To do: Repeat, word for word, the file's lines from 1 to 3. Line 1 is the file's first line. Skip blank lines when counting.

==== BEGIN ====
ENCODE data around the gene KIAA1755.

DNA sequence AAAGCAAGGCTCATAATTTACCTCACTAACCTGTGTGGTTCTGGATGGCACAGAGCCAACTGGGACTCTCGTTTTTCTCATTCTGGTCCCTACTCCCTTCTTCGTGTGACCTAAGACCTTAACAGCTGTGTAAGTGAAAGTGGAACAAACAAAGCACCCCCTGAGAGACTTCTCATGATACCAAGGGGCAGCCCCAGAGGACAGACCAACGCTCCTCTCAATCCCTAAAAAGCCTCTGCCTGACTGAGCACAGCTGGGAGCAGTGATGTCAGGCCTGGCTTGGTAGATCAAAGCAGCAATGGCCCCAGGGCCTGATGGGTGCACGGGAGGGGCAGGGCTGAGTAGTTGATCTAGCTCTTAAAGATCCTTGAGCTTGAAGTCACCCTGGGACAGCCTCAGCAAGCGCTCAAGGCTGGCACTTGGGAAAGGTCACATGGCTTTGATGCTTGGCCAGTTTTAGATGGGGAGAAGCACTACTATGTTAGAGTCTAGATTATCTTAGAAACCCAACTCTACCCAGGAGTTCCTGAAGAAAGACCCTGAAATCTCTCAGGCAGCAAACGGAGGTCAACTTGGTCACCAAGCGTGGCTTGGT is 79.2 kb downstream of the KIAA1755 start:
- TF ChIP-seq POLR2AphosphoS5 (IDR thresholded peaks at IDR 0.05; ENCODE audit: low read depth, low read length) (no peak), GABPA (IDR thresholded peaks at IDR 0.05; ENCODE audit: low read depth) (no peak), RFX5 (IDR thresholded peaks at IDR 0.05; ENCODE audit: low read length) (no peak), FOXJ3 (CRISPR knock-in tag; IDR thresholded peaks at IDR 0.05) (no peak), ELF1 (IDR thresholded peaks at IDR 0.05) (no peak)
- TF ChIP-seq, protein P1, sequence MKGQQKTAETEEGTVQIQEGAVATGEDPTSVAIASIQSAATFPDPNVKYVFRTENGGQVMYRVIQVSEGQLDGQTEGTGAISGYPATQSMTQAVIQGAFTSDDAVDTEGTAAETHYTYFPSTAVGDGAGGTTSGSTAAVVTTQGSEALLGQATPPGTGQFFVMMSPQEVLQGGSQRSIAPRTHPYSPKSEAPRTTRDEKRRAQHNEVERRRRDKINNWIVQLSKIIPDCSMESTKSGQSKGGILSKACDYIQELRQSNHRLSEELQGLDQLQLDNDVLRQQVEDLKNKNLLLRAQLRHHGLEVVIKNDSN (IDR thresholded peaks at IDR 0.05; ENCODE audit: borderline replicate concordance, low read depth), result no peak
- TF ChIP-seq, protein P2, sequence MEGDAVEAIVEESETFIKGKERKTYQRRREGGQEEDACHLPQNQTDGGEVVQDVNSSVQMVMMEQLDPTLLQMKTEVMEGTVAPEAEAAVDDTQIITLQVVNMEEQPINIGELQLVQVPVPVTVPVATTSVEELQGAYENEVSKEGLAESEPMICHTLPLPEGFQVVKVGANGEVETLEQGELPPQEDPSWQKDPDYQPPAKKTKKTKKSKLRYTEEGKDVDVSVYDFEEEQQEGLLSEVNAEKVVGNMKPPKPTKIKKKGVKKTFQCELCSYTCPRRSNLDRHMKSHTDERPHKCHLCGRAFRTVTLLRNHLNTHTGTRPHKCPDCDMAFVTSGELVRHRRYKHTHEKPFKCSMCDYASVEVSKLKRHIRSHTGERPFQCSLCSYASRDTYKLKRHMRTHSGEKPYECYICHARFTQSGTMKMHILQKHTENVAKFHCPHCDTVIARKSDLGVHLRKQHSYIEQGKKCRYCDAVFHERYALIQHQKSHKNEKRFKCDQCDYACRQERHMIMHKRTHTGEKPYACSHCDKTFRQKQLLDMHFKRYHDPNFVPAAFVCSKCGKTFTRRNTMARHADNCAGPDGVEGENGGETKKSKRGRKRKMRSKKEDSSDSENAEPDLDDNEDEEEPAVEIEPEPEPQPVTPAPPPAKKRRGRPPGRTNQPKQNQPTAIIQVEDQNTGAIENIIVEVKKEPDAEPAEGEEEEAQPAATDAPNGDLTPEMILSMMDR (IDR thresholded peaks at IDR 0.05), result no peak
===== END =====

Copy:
ENCODE data around the gene KIAA1755.

DNA sequence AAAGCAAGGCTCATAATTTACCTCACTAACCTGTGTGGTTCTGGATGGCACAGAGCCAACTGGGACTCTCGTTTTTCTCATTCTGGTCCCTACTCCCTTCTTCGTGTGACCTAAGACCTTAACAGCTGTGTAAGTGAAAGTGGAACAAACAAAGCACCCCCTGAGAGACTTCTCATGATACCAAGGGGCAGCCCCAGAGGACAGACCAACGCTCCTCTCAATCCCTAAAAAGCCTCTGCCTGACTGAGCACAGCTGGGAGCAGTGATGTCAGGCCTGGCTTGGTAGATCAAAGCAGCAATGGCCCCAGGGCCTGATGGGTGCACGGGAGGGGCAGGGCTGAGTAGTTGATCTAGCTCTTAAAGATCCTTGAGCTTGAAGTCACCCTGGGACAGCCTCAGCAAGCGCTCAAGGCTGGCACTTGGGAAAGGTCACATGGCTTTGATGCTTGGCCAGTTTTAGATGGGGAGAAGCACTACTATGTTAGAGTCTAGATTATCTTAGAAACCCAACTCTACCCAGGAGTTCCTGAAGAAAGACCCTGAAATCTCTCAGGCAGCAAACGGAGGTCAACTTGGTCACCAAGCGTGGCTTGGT is 79.2 kb downstream of the KIAA1755 start:
- TF ChIP-seq POLR2AphosphoS5 (IDR thresholded peaks at IDR 0.05; ENCODE audit: low read depth, low read length) (no peak), GABPA (IDR thresholded peaks at IDR 0.05; ENCODE audit: low read depth) (no peak), RFX5 (IDR thresholded peaks at IDR 0.05; ENCODE audit: low read length) (no peak), FOXJ3 (CRISPR knock-in tag; IDR thresholded peaks at IDR 0.05) (no peak), ELF1 (IDR thresholded peaks at IDR 0.05) (no peak)